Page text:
HOT ROD IS NOT GATH­ER­ING DUST

“If I go down to Wool­lies to get milk and bread, I’m in the thing, I bought it to drive it... any op­por­tu­nity to get to jump in.”

Gatton Star - - LIFE MOTORING -

FOR those who spend count­less hours work­ing away on their cars, it might only be once in a blue moon that they take it out on the road, for fear of any­thing hap­pen­ing to their pride and joy.

For Mick Wurzer and his 1923 Ford T-bucket, that isn’t much of an is­sue.

Even if it’s just for a quick trip down to the shops for milk and bread, he has no hes­i­ta­tion jump­ing in his hot rod and hit­ting the road.

“I didn’t buy it to leave it in the shed,” Mr Wurzer said.

“It does get a fair few stone chips on the front of it but that’s to be ex­pected.”

The Lock­rose lo­cal bought the car at the end of 2016 and al­though he hasn’t owned it for long, he has quickly formed a deep at­tach­ment.

“I’ve al­ways wanted to buy one, I just jumped on the in­ter­net and there was one for sale at Mt Tam­borine, done a bit of work to it… jazzed it up a lit­tle bit more,” he said.

“I’ve been into bikes, bug­gies, trikes and boats and I al­ways wanted a bucket.

“When I did some home­work about it, the car ac­tu­ally orig­i­nated in Re­gency Downs... and the chap that I bought it off is Corey Parker’s un­cle, bit of a small world isn’t it?”

Mr Wurzer said, with a 327 Chevy en­gine pow­er­ing it, the car was an ab­so­lute joy to get be­hind the wheel.

“If I go down to Wool­lies to get milk and bread, I’m in the thing, I bought it to drive it,” he laughed.

“It’s very easy to drive, very easy to steer but a bit rough on the sus­pen­sion - you can’t have it all.

“Any op­por­tu­nity I get to jump in, I get in and go.”

The unique de­sign of the car matched with its strik­ing pur­ple ex­te­rior tends to catch the eye.

When­ever he takes it out, Mr Wurzer is guar­an­teed to have at least one per­son ap­proach him to have a chat about the car or, more com­monly, snap a pic­ture on their phone.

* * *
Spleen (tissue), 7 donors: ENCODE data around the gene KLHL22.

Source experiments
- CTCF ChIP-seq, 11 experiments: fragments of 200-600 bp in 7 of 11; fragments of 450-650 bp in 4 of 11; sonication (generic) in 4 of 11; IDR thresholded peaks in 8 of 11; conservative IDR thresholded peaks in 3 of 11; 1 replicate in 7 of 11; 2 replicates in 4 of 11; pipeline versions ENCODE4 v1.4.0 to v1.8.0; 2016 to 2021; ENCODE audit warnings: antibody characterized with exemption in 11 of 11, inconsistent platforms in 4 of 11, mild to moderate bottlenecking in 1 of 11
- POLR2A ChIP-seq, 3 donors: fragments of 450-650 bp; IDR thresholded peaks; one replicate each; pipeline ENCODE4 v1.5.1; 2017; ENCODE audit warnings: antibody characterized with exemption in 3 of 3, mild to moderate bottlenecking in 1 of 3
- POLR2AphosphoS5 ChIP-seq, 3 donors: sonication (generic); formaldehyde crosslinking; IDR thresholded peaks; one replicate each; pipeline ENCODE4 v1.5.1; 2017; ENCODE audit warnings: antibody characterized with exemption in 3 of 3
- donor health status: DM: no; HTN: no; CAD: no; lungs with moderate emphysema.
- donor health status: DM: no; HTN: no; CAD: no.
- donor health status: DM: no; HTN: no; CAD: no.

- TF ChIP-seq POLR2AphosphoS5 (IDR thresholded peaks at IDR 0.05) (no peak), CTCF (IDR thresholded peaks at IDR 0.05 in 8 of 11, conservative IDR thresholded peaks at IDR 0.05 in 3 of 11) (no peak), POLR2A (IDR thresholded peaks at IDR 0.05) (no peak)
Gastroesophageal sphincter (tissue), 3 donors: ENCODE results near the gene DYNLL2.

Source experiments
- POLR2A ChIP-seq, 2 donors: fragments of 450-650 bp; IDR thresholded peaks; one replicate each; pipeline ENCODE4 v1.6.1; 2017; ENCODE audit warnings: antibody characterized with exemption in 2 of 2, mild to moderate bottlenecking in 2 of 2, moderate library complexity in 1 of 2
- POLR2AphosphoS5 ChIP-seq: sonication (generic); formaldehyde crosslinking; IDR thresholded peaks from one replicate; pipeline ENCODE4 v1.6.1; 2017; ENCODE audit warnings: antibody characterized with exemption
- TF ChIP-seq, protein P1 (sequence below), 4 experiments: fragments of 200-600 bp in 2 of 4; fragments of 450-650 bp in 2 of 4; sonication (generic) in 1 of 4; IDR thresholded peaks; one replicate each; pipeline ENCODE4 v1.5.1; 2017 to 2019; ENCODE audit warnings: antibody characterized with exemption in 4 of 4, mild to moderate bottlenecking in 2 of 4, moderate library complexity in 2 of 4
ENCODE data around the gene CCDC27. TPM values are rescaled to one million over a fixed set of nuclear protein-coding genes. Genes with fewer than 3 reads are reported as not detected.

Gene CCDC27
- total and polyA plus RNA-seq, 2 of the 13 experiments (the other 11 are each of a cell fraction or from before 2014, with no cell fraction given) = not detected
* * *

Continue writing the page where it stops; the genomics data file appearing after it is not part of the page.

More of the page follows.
“I tend to be a lit­tle bit of a shy per­son at times but then you start talk­ing... I don’t mind it, it’s a bit of learn­ing curve but you do meet a lot of peo­ple,” he said.

The ad­mi­ra­tion for his car doesn’t end at the car park.

He took the Ford to the Lowood Truck Show at the end of Au­gust and won a tro­phy for the best hot rod at the event.

While show­ing it at the Lo­gan Car Show six months ago, Mr Wurzer’s ride was picked out for the best in­di­vid­ual award.

“I was re­ally stoked about that, there was a lot of cars there, a lot of buck­ets too,” he said.

He is set to drive it down to Can­berra for the an­nual car fes­ti­val Sum­mer­nats around Christ­mas time with his 16-year-old son, which will take two days on the road.

“He re­ally likes it,” he said.

“He just got his L’s, he asked me the other day ac­tu­ally (if he could get in and drive it).

“It’s prob­a­bly not the right time for him to drive it just yet but he’ll get there.”

PHO­TOS: LACH­LAN MCIVOR

TURN­ING HEADS: Mick Wurzer stands along­side his 1923 Ford T-bucket, which he reg­u­larly takes out for drives, no mat­ter how big or small.

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